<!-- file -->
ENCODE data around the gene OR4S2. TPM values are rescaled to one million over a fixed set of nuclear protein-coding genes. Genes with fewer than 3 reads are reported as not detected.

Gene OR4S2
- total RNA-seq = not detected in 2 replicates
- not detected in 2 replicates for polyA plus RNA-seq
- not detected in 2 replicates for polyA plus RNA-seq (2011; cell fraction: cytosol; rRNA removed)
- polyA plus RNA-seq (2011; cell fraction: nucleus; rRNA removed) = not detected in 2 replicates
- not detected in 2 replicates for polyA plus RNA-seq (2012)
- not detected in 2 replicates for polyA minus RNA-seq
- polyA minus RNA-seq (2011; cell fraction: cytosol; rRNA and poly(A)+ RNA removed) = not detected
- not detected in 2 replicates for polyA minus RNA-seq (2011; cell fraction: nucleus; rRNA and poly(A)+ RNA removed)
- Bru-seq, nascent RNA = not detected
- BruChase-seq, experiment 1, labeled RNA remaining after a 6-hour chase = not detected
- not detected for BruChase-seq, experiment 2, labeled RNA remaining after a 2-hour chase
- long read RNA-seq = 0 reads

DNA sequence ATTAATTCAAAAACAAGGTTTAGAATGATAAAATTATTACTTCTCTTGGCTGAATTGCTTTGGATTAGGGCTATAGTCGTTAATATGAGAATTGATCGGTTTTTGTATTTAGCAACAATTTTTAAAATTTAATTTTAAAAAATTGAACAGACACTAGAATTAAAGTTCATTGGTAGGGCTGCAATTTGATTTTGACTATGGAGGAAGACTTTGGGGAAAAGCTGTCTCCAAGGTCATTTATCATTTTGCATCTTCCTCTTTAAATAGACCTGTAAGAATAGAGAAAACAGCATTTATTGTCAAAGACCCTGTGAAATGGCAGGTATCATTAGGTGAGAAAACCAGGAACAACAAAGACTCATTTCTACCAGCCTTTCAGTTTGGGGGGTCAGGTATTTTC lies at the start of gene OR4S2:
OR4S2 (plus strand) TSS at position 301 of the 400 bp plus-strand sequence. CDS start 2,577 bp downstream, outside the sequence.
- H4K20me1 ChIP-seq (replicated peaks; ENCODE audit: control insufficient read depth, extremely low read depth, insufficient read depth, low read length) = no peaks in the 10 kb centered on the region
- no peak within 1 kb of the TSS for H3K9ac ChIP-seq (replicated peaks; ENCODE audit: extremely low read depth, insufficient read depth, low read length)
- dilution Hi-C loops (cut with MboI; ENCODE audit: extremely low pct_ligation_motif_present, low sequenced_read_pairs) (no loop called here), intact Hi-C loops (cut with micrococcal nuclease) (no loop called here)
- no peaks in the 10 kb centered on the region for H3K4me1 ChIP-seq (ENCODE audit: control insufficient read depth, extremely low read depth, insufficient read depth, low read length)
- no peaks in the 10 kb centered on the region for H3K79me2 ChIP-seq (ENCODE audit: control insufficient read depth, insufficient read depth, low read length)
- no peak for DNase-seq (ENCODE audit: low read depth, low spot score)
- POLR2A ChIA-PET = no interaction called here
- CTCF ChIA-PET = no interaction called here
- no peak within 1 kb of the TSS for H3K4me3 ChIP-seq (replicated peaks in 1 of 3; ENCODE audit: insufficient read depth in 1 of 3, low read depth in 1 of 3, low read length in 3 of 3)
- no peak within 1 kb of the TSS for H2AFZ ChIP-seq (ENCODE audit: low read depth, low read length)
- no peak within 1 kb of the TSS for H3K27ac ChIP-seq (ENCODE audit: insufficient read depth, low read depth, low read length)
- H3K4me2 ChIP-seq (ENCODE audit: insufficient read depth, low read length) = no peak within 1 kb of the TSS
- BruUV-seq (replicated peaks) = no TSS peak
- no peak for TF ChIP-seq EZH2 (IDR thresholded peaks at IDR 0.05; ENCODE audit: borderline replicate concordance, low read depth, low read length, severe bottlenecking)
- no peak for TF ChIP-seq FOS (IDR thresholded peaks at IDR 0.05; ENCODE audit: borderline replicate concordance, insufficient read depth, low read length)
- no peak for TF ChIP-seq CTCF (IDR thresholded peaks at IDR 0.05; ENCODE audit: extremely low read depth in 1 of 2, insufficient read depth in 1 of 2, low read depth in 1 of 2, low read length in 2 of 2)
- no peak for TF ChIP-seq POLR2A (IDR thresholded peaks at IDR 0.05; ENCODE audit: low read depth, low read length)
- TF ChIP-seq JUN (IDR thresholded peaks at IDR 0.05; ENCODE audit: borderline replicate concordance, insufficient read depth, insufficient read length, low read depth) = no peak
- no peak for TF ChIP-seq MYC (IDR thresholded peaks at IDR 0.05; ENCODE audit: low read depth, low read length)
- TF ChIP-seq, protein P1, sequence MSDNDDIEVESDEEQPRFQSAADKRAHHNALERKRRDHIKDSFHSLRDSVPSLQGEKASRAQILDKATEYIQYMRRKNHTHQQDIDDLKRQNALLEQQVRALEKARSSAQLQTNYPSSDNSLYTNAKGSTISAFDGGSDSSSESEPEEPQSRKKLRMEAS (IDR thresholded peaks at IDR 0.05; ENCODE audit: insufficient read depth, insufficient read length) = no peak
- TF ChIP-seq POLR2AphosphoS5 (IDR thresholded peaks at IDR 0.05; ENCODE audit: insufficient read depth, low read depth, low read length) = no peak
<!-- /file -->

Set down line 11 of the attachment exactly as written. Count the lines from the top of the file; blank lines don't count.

- Bru-seq, nascent RNA = not detected